• Cabezas-Wallscheid N
      • Klimmeck D
      • Hansson J
      • et al.
      Identification of regulatory networks in HSCs and their immediate progeny via integrated proteome, transcriptome, and DNA methylome analysis.
      ]. Moreover, increased CD150 expression, which is associated with hematopoietic stress responses [
      • Pietras EM
      • Mirantes-Barbeito C
      • Fong S
      • et al.
      Chronic interleukin-1 exposure drives haematopoietic stem cells toward precocious myeloid differentiation at the expense of self-renewal.
      ,
      • Pietras EM
      • Reynaud D
      • Kang YA
      • et al.
      Functionally distinct subsets of lineage-biased multipotent progenitors control blood production in normal and regenerative conditions.
      ], occurred exclusively in EPCRcell fractions following chronic IL-1 exposure (Supplementary Figure E3C,D). Furthermore, we assayed IL-1R expression at the mRNA and protein levels and found detectable levels in each compartment (Supplementary Figure E4A–C, online only, available at www.exphem.org), with IL-1R surface expression at low levels in at least a fraction of cells, suggesting cells in each compartment can respond to IL-1. Although IL-1 treatment led to increased levels of Il1r1 mRNA in all SLAM fractions, this did not translate to increased surface expression (Supplementary Figure E4A–C). Lastly, given that transplantation of the EPCR+/CD34 SLAM fraction yielded superior enrichment for HSC activity relative to unfractionated SLAM cells after IL-1 treatment, we compared expression of HSC-associated genes between the EPCR+/CD34 fraction and unfractionated SLAM cells. As predicted by our functional analyses, EPCR+/CD34 cells expressed significantly higher levels of Hoxb5, Fgd5, Mecom, Procr, Rarb, and Egr1 than unfractionated SLAM cells (Figure 2E), regardless of IL-1 exposure. Hence, these data indicate that EPCR and CD34 identify molecularly distinct compartments within the SLAM gate, complementing our functional studies. They also provide a molecular basis for the superior repopulating activity in EPCR+/CD34 cells versus unfractionated SLAM cells after IL-1 exposure.
      Figure 2
      Figure 2EPCR and CD34 identify molecularly distinct SLAM compartments. (A) Experimental design of Fluidigm-based molecular analysis of SLAM cells fractionated by EPCR and CD34 expression from mice treated with and without IL-1 for 20 days. (B,C) Heatmap and hierarchical clustering analysis (B) and principal component analysis (C) (PCA: left, PCA loading plot: right) of Fluidigm gene expression data (N = 7 or 8/group). (D) Expression of HSC-associated genes in SLAM cells fractionated by EPCR and CD34 expression, from mice treated with and without IL-1 for 20 days. (E) Expression of HSC-associated genes in total SLAM cells and EPCR+/CD34 SLAM cells from mice treated with and without IL-1 for 20 days. Data in (D) and (E) are expressed as log fold expression versus –IL-1 EPCR+/CD34 SLAM cells. °p < 0.05, °°p < 0.01, °°°p < 0.001 versus –IL-1 EPCR+/CD34 SLAM cells. *p < 0.05, **p < 0.01, ***p < 0.001 versus –IL-1 condition within each fraction, as determined by two-way analysis of variance. Data are representative of two independent experiments.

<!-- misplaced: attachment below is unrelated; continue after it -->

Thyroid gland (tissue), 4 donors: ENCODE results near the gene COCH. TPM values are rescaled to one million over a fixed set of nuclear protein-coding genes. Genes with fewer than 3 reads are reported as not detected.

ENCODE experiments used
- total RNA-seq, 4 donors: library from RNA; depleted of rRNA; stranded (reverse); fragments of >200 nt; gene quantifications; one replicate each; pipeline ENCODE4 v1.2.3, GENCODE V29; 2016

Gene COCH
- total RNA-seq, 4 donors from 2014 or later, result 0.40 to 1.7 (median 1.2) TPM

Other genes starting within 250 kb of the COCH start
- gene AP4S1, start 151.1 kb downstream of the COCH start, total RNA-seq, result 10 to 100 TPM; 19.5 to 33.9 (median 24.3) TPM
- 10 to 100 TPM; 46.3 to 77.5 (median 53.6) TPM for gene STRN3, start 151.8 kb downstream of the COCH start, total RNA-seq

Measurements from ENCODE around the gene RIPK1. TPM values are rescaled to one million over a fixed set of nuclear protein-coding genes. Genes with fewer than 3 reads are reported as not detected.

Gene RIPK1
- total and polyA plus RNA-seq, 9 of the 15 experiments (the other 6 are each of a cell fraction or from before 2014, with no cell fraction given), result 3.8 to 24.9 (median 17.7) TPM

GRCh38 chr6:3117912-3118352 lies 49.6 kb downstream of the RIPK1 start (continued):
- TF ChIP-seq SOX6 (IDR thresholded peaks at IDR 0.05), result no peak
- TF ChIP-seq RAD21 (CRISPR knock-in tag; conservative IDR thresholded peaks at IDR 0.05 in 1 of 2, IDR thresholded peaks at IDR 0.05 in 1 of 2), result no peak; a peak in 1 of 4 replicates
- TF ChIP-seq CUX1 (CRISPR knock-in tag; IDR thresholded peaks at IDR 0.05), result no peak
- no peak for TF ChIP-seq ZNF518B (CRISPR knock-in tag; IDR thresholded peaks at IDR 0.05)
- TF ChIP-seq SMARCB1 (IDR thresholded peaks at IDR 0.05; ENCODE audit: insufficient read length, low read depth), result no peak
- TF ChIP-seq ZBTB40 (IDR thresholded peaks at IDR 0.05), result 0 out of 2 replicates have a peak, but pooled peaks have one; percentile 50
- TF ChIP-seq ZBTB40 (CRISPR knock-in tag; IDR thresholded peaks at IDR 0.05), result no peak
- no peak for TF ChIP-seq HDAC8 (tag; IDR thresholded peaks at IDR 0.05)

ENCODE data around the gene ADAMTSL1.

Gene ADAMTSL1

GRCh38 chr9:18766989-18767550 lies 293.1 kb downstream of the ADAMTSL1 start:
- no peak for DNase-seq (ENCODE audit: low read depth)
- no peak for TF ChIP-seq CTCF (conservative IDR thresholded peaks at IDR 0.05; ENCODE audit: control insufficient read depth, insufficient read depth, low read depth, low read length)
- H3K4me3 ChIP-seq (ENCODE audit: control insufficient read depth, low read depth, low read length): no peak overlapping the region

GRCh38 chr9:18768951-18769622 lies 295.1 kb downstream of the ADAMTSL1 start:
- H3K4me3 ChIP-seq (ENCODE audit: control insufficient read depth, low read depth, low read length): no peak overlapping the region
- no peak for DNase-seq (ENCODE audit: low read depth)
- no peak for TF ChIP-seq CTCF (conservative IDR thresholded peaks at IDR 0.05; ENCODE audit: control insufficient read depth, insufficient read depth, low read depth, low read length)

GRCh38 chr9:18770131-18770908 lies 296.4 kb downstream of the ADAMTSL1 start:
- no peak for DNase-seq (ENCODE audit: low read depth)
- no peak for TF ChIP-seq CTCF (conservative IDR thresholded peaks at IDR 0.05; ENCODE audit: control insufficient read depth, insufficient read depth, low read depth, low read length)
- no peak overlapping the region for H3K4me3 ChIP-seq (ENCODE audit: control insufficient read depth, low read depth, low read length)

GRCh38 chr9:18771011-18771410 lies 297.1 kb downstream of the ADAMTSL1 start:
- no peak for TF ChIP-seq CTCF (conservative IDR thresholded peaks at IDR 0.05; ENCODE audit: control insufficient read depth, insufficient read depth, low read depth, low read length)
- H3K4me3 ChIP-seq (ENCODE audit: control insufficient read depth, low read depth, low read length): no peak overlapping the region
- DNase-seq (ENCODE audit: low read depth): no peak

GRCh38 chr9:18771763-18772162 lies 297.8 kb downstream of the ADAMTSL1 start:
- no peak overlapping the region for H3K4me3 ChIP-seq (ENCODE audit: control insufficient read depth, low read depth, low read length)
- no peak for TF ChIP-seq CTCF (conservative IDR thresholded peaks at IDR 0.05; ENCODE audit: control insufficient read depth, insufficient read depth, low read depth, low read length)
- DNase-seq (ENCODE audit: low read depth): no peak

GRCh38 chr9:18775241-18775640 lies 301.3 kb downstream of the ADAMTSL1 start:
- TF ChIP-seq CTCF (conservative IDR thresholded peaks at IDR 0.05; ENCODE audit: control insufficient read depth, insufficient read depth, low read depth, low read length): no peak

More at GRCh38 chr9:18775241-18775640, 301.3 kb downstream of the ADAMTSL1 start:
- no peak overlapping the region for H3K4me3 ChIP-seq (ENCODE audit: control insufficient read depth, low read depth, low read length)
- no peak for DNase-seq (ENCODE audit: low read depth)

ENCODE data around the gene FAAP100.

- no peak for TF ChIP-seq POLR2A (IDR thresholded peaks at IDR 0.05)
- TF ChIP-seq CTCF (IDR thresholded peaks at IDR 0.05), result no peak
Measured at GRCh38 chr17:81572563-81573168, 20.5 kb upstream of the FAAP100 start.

Supplementary Figure E4
      Supplementary Figure E4IL-1R expression in SLAM fractions. (A) Fluidigm qRT-PCR analysis of Il1r1 expression in SLAM fractions from mice treated ± IL-1β for 20 days (n = 7-8/grp). Data are expressed as log10 fold expression vs. -IL-1 EPCR+/CD34 SLAM cells. (B) Representative FACS plots and (C) quantification of IL-1R surface expression in SLAM fractions (n = 7/grp). Grey histogram peaks represent fluorescence minus one (FMO) controls. ° p < 0.05, °° p < 0.01, °°° p < 0.001 vs. -IL-1 EPCR+/CD34 SLAM cells; * p < 0.05, ** p < 0.01, *** p < 0.001 vs. -IL-1 condition within each fraction, as determined by two-way ANOVA.

      The EPCR+/CD34 SLAM fraction remains quiescent after chronic IL-1 exposure

      SLAM cells remain largely quiescent in chronic inflammatory conditions such as interferon (IFN) stimulation, obesity, and collagen-induced arthritis (CIA) [
      • Pietras EM
      • Lakshminarasimhan R
      • Techner JM
      • et al.
      Re-entry into quiescence protects hematopoietic stem cells from the killing effect of chronic exposure to type I interferons.
      ,
      • Pietras EM
      • Reynaud D
      • Kang YA
      • et al.
      Functionally distinct subsets of lineage-biased multipotent progenitors control blood production in normal and regenerative conditions.
      ,
      • Hernandez G
      • Mills TS
      • Rabe JL
      • et al.
      Pro-inflammatory cytokine blockade attenuates myeloid expansion in a murine model of rheumatoid arthritis.
      ,
      • Lee JM
      • Govindarajah V
      • Goddard B
      • et al.
      Obesity alters the long-term fitness of the hematopoietic stem cell compartment through modulation of Gfi1 expression.